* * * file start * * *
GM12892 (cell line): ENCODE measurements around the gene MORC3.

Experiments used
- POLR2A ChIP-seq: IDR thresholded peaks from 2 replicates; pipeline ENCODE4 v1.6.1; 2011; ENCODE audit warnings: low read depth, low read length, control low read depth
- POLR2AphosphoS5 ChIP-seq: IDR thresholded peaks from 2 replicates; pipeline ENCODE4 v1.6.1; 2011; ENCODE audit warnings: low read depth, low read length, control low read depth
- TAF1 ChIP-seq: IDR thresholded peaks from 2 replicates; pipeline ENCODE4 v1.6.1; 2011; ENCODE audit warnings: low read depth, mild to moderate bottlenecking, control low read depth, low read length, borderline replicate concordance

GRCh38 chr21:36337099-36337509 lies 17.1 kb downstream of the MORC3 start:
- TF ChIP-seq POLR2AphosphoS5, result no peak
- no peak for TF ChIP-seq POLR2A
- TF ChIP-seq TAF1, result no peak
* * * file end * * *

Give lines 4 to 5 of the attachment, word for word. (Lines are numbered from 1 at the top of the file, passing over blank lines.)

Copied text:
- POLR2AphosphoS5 ChIP-seq: IDR thresholded peaks from 2 replicates; pipeline ENCODE4 v1.6.1; 2011; ENCODE audit warnings: low read depth, low read length, control low read depth
- TAF1 ChIP-seq: IDR thresholded peaks from 2 replicates; pipeline ENCODE4 v1.6.1; 2011; ENCODE audit warnings: low read depth, mild to moderate bottlenecking, control low read depth, low read length, borderline replicate concordance